New Castle News

April 30, 2013

Vo-tech school budget still on hold

Debbie Wachter
New Castle News

NEW CASTLE — A debt owed to school districts is prompting their boards to look harder at the proposed vo-tech budget.

So far, three of the county’s eight districts — Laurel, Neshannock and Union — have adopted the 2013-14 spending plan for the Lawrence County Career and Technical Center.

New Castle, Wilmington, Mohawk, Shenango and Ellwood City have delayed voting on the budget until May. And some say they want more information about how the center will repay a debt owed for the difference between pupil enrollment projections and actual attendees for the 2010-11 school year.

The career and technical center needs six of the eight member school districts and a majority of all board members in those districts to approve the budget before it is submitted to the state, which must be done by June 30.

The crux of the matter is how the joint operating committee and administrators intend to resolve an ongoing deficit created by the school’s practical nursing program. The adult program operates under the umbrella of the vocational technical school on Phelps Way and currently owes the center nearly a half-million dollars in back rent and operating expenses.

This debt has caused the center’s administration to use money from its general fund to help the nursing program. As a result, the school has not been able to repay its member school districts for the enrollment differences, and can’t until the nursing program makes good on its debt, center director Dr. Andrew Tommelleo has explained.

Last month, the career and technical center’s joint operating committee approved the vo-tech’s 2013-14 general budget, allowing practical nursing program director Betty Tillia one year to come up with a viable plan to boost the program’s revenues and repay the debt.

The center’s joint operating committee is comprised of school board members of participating districts.


Tommelleo is asking for the districts’ patience.

When it came time for the joint operating committee to approve the bills this month, Tommelleo reported on the practical nursing program’s long-range plan to create new and expand existing programs to raise revenue. If the state approves all of those programs and they generate what is anticipated — and if the nursing program can maintain enrollment of at least 45 to 47 students — it could be able to reimburse the general fund $141,500 in the coming school year, Tommelleo said.

Initial figures distributed to board members are that the break-even enrollment for practical nursing is 50 students.

“If enrollment doesn’t stay up, then we start to look at more cuts, including staff cuts,” Tommelleo said. “We’d have to do that. There’s no other way.”

He noted paying back what is owed to districts, based on the plan for generating funds, would take three to five years. That is if the practical nursing program enrollment stays stable and the center does not have to subsidize it, he said.

The refund currently owed to six of the participating districts for the 2010-11 school year totals $450,573.

The center was forced to close in July 2011 after it did not get the approvals of six of the county’s eight school districts for its 2011-12 operating budget. The practical nursing program also was suspended at that time.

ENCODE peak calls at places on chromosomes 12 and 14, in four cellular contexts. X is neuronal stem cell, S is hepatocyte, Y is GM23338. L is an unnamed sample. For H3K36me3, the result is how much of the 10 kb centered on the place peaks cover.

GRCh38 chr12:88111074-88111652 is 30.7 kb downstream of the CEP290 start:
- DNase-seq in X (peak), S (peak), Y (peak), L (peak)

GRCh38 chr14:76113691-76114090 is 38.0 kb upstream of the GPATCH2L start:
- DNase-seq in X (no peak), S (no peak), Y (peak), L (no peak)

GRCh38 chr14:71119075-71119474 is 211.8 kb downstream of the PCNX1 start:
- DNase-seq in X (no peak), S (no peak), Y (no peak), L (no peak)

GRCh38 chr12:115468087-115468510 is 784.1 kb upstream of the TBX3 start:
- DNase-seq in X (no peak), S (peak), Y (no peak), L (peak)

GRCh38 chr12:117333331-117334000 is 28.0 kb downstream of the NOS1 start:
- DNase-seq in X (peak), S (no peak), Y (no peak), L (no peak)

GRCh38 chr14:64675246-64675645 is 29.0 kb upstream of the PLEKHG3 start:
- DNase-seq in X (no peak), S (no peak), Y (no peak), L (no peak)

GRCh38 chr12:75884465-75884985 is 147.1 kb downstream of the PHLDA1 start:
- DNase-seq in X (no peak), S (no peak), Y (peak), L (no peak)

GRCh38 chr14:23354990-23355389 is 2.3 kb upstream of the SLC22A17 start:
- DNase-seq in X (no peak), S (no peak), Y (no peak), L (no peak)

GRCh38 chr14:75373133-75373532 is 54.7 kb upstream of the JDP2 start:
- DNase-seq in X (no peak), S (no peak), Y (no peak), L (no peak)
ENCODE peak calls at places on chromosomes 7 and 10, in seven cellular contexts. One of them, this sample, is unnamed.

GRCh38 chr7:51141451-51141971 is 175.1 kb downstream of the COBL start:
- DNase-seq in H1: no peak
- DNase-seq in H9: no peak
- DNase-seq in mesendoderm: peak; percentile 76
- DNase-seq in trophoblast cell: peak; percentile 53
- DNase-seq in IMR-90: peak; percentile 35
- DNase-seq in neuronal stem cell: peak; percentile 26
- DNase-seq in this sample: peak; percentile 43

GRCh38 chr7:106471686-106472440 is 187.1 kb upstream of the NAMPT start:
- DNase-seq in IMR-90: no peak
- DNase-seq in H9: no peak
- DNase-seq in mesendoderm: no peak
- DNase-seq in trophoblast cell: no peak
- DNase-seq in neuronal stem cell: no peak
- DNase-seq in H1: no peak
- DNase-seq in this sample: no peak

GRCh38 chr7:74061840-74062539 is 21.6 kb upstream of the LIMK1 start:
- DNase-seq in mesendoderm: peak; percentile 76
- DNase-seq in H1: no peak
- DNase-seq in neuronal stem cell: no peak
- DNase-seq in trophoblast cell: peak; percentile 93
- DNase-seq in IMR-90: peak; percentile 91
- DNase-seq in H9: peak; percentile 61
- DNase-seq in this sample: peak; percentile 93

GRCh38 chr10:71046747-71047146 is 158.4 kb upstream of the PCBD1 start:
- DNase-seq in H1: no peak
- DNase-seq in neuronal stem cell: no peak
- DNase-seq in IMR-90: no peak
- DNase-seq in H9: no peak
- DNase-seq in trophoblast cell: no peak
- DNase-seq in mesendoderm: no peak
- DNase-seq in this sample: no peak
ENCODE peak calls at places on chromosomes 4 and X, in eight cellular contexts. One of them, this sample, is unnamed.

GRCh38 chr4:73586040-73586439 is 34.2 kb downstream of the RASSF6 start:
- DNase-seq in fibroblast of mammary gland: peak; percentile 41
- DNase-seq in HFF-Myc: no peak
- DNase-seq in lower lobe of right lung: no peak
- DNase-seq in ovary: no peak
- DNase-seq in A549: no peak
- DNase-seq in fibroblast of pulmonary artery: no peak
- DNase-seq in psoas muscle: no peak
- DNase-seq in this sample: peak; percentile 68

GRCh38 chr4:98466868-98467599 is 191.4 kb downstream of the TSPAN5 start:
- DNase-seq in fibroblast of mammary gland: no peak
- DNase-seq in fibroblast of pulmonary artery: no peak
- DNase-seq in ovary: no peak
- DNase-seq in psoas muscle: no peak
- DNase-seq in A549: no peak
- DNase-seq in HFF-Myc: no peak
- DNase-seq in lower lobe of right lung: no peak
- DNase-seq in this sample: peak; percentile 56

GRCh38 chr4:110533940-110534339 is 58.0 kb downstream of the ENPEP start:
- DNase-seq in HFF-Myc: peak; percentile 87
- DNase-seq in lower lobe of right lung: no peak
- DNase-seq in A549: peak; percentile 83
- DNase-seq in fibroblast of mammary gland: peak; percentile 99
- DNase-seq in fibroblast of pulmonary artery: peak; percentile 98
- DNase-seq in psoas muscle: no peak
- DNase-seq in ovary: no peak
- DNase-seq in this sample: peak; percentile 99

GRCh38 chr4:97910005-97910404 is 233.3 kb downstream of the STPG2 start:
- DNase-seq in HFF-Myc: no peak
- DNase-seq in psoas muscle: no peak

Tommelleo told the joint operating committee he is hoping they do not have to shut the doors again.

The Wilmington school district is among those that has tabled the center’s proposed budget.

Wilmington’s obligation to the center, based on projected enrollment for the 2013-14 school year, will be $382,496. That is based on a per-pupil cost of $12,339.


Superintendent Kathleen Kwolek said Mohawk’s board has been discussing the potential issues regarding the practical nursing program.

“We’re having our own budget discussions at our own budget workshops,” Kwolek said.

The debt “and whether we’d be able to receive the money owed” is one of the concerns.

“The debt to the district is an issue only if they can’t pay it.”

Mohawk’s obligation to the center for the 2013-14 year, based on anticipated enrollment, will be $579,914.

“We want to get some clarification on the budget,” Shenango superintendent Mike Schreck said. “We’re anxiously waiting to see about the practical nursing program and what the plan is moving forward with it.

“Everyone’s facing budget cuts and we want to make sure everything’s correct before making it official from our end,” he said.

When the Union school board adopted the center’s spending plan, it was on a 5-4 vote.

John Bertolino, who voted against it, said the vo-tech school’s cost per student “has not dropped to the level where I feel comfortable.”

 Union is a small district and has to pay $360,000 for fewer than 30 students, Bertolino pointed out. “That’s a big price tag. We want the school to be in operation, but we have to control our costs from a district standpoint.”

David DiGiammarino, New Castle’s board president, is a member of the center’s joint operating committee. At the committee’s public meeting this month, he commented that while Tommelleo expects the home districts to pay their bills, the center is asking the districts to wait four years to get the money they are owed from the 2010-11 school year.

“We have to run an office,” Tommelleo said. “We have 175 kids. By paying you back a little at a time, you can still function. If we don’t get those moneys we have zero. You shut us down. We would shut down tomorrow if you don’t pay us. I just can’t believe that’s what we want to do.”

Wilmington board member Robert Curry, also on the joint operating committee, asked Tommelleo whether he characterizes the practical nursing strategic plan “as a one-year shot” to start generating money.

“Yes,” Tommelleo responded.

After that, he added, the school — and participating districts — will have to decide whether the program is worth supporting any longer.